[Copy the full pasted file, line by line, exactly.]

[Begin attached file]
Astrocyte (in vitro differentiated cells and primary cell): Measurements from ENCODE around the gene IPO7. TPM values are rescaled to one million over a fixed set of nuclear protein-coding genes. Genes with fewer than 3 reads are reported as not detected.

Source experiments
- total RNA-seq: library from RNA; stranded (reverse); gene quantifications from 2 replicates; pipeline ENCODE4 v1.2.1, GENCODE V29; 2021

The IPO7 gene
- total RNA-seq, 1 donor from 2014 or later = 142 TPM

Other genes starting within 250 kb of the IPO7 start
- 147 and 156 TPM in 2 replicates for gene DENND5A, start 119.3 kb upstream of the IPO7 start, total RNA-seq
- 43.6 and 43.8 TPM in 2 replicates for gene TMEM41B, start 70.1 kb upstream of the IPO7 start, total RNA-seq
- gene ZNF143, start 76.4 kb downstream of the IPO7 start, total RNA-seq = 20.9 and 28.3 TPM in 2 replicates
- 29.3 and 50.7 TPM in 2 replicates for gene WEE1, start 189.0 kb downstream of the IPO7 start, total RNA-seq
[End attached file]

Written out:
Astrocyte (in vitro differentiated cells and primary cell): Measurements from ENCODE around the gene IPO7. TPM values are rescaled to one million over a fixed set of nuclear protein-coding genes. Genes with fewer than 3 reads are reported as not detected.

Source experiments
- total RNA-seq: library from RNA; stranded (reverse); gene quantifications from 2 replicates; pipeline ENCODE4 v1.2.1, GENCODE V29; 2021

The IPO7 gene
- total RNA-seq, 1 donor from 2014 or later = 142 TPM

Other genes starting within 250 kb of the IPO7 start
- 147 and 156 TPM in 2 replicates for gene DENND5A, start 119.3 kb upstream of the IPO7 start, total RNA-seq
- 43.6 and 43.8 TPM in 2 replicates for gene TMEM41B, start 70.1 kb upstream of the IPO7 start, total RNA-seq
- gene ZNF143, start 76.4 kb downstream of the IPO7 start, total RNA-seq = 20.9 and 28.3 TPM in 2 replicates
- 29.3 and 50.7 TPM in 2 replicates for gene WEE1, start 189.0 kb downstream of the IPO7 start, total RNA-seq